Utilising EPF savings does nothing to help those in debt

How about living within your means instead of borrowing money so you can lead a lavish life you can ill afford and which will plunge you into further debt? So do away with the urges to change to a trendy smartphone, that new Prada bag, a Hugo Boss suit. Or perish the thought of it? Help me decide.


Regular contributor to Free Malaysia Today, T K Chua has this to say:

I refer to Hafidz Baharom’s piece, “Time to really help individuals in debt”. I must say there are many points on which I disagree with him. I do agree that many people, especially the young, are in debt. However I disagree that using their EPF savings or giving them more loans is the way out of it.

For goodness sake, EPF is not a magic wand to solve all our financial woes. Over the years we have allowed EPF withdrawals to buy houses, computers, invest in unit trusts and for medical treatment. Now we even want to use EPF savings for credit card debt settlements?

If we continue with this trend, there will be nothing left for retirement. Please, are you fellows expecting the government to come to your rescue when you are old and tattered and with nothing in your savings account?

Frankly, I am quite tired of hearing ways and means to try to get people out of debt. We should first ask why they are in debt. Should we not be addressing this and asking what can be done to avoid falling into debt?

Debt is an “income-expenditure” issue. If our income is too low, we either find ways to increase our income or reduce our expenditure by changing our lifestyle.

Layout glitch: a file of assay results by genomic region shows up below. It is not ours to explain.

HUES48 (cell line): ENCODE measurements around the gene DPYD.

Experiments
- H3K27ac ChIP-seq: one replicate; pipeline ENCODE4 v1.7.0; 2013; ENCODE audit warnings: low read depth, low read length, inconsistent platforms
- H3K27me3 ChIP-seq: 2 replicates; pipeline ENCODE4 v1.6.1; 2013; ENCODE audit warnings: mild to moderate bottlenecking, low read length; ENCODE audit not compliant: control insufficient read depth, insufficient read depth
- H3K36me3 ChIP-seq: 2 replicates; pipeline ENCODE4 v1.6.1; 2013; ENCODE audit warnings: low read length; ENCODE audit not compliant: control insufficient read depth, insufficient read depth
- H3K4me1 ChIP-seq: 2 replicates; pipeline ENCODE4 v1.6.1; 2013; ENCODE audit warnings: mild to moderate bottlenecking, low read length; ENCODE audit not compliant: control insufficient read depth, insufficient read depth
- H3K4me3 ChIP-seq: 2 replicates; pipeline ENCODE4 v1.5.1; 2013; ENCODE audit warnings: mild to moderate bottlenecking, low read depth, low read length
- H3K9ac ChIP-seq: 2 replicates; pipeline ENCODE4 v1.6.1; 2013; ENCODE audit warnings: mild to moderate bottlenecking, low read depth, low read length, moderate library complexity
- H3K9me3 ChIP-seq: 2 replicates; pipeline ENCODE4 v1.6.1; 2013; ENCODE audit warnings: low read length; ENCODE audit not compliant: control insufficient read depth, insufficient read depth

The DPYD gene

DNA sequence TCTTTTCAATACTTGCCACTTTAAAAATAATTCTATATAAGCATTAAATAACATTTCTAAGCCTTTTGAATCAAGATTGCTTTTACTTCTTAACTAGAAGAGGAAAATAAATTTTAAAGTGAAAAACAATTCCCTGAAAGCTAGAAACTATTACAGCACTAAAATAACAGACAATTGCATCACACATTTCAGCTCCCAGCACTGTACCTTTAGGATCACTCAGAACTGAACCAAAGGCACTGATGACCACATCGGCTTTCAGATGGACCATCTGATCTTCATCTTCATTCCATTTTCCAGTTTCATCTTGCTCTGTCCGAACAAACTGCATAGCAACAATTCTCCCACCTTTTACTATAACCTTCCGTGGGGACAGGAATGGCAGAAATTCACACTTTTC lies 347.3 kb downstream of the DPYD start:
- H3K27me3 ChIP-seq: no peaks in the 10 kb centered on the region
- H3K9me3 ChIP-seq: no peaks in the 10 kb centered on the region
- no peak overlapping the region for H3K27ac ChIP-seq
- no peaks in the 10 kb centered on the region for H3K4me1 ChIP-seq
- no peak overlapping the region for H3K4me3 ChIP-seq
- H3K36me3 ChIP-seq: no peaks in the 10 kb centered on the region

We simply should not borrow money to sustain our lifestyle. If we do that, we can never get out of our debt. In fact, our situation can only get worse. Even if EPF withdrawals are allowed, in no time the savings will be all gone because our income and expenditure “equation” would have remained unsustainable and untenable.

Despite slow income growth among many Malaysians, I believe many incidents of debt are due to poor financial discipline, lack of education in financial management and unsustainable lifestyles.

Many cannot differentiate “needs” from “wants”, the essential from the non-essential and the important from the unimportant. Herein lies the genesis of their problems.

You be the judge if I say it is not necessary to borrow excessively just to get married (i.e. to spend on the elaborate ceremony). It is also not necessary to change your handphone every year; eat in fanciful restaurants every week; or go for holidays every year. Worst yet, is to borrow to go for holidays or to buy branded goods.

Being frugal is not a sin, more so if your income is small. Wake up a little early. Packing a homemade lunch before you go to work is one good way to save on food costs. Bring along boiled water from home. These measures not only help you save, they are healthier options too. Quit smoking and drinking alcohol. These are expensive addictions which eat up a big chunk of your income and they have brought you nothing good in return. Please don’t argue that smoking and drinking help ease tension. No, it doesn’t; it only adds to your financial woes and wrecks your health in the process.

I know what some of you are thinking – life would be so boring and meaningless. But then it is far better to be debt free than being chased after by creditors day and night.

Lifestyles must be based on affordability. Delaying gratification is a virtue. Everything has its time. There is a time to sow, there is a time to reap.

Hafidz Baharom, please don’t preach adventurism here.

TK Chua is an FMT reader.

Source :  http://www.freemalaysiatoday.com/category/opinion/comment/2015/01/31/utilising-epf-savings-do-nothing-to-help-those-in-debt/

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